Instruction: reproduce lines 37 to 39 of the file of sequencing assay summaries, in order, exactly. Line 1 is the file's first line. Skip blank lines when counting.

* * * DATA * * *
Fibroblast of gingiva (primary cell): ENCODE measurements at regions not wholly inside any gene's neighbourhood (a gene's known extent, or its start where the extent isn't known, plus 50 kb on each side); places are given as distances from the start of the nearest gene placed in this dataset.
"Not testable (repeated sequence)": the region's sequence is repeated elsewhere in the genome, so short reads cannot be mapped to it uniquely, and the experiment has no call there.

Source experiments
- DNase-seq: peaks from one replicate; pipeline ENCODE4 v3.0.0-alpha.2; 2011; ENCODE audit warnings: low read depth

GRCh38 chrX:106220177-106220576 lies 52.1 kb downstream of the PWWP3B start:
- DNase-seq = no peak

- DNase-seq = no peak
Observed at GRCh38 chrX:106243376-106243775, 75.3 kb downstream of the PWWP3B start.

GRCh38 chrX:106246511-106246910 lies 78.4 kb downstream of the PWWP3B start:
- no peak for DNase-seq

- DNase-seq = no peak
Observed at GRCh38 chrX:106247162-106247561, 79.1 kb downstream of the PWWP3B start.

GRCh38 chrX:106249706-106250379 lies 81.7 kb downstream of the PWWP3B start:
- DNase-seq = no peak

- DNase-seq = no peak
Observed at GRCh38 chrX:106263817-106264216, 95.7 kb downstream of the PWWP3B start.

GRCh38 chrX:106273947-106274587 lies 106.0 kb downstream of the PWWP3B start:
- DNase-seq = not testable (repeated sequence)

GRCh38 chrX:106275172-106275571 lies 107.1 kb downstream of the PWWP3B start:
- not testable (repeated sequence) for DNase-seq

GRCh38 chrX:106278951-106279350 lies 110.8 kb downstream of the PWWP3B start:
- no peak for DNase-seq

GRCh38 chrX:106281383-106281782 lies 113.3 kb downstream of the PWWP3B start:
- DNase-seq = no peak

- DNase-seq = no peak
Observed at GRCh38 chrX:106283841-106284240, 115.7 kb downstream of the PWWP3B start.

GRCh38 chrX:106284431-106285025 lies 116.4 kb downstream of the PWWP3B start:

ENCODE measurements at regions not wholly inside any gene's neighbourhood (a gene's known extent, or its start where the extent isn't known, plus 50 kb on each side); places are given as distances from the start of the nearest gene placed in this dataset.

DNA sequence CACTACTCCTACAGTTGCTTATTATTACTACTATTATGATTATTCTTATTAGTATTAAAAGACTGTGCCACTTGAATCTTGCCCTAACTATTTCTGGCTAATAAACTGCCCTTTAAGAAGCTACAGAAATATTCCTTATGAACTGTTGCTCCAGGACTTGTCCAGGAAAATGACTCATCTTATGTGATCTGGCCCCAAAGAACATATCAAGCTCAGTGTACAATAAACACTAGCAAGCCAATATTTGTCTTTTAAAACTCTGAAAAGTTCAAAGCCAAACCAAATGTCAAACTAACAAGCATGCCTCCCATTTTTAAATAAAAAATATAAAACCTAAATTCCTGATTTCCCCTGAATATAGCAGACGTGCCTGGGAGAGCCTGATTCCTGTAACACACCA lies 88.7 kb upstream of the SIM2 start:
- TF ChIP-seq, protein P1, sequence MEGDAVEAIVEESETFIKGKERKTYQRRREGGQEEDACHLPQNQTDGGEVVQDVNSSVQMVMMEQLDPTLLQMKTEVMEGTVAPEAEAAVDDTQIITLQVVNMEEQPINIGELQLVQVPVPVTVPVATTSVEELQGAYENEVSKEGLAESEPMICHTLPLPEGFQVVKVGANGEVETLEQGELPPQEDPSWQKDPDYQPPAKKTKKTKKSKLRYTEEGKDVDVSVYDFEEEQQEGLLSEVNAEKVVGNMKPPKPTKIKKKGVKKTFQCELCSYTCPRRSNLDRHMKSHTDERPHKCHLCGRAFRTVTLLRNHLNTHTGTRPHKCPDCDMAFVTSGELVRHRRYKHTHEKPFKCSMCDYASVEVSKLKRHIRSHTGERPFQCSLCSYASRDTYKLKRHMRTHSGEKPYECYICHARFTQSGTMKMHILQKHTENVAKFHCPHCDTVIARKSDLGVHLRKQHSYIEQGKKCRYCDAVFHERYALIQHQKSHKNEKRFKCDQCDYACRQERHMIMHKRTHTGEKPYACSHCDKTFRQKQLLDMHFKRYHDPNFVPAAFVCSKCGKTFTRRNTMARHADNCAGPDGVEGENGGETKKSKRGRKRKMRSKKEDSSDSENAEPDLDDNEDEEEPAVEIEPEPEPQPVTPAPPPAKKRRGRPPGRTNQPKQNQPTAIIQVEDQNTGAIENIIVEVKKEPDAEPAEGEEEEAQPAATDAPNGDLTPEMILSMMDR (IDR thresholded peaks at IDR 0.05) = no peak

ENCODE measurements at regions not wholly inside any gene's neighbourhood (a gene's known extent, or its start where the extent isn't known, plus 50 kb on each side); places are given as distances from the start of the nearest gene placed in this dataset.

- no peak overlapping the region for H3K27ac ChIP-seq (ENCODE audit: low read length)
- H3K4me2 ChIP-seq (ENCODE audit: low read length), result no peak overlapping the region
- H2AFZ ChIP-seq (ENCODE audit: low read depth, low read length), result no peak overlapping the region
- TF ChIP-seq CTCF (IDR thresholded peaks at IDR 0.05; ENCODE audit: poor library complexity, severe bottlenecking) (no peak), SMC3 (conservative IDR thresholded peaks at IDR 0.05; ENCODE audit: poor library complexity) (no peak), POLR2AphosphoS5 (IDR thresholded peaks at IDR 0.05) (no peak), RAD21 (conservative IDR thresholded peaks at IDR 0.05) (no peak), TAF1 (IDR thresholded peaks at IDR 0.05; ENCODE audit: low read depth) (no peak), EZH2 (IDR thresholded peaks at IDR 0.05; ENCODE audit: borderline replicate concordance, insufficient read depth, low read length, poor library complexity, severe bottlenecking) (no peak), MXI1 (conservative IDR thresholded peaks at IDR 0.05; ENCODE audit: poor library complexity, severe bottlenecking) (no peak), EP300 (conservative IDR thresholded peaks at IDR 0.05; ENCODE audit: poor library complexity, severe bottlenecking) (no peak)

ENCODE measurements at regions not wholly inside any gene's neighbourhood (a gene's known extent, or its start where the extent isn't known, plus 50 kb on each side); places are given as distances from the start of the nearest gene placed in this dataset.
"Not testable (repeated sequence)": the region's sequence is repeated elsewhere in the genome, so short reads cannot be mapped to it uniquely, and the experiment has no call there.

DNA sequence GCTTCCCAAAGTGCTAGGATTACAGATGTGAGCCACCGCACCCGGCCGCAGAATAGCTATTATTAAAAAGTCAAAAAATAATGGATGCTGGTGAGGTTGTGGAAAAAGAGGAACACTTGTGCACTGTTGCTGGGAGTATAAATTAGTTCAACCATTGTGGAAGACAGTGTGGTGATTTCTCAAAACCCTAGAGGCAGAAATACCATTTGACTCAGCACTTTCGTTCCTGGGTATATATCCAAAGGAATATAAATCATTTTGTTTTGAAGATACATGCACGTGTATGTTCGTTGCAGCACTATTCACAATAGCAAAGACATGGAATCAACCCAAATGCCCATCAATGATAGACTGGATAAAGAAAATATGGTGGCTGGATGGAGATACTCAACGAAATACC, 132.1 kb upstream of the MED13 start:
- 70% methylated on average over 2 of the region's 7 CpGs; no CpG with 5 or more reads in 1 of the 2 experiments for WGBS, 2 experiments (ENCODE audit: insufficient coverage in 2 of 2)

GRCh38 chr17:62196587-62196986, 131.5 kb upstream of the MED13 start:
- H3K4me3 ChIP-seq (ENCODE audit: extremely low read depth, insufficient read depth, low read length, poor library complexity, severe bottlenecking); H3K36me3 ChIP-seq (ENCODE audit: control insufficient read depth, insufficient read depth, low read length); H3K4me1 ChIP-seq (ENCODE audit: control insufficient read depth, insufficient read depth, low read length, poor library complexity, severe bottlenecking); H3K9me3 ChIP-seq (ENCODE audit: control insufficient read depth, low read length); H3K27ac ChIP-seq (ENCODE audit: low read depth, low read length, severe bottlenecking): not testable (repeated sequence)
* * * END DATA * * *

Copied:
"Not testable (repeated sequence)": the region's sequence is repeated elsewhere in the genome, so short reads cannot be mapped to it uniquely, and the experiment has no call there.

DNA sequence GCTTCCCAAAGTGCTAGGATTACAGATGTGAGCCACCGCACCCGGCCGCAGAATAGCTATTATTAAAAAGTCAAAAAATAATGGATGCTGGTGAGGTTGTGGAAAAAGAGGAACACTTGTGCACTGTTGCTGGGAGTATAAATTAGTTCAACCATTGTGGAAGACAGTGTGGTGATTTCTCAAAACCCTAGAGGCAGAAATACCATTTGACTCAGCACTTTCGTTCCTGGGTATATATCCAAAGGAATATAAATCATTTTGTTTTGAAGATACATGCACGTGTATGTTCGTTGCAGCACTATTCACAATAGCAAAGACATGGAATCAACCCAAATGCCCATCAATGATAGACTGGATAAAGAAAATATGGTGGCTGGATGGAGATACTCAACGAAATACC, 132.1 kb upstream of the MED13 start:
- 70% methylated on average over 2 of the region's 7 CpGs; no CpG with 5 or more reads in 1 of the 2 experiments for WGBS, 2 experiments (ENCODE audit: insufficient coverage in 2 of 2)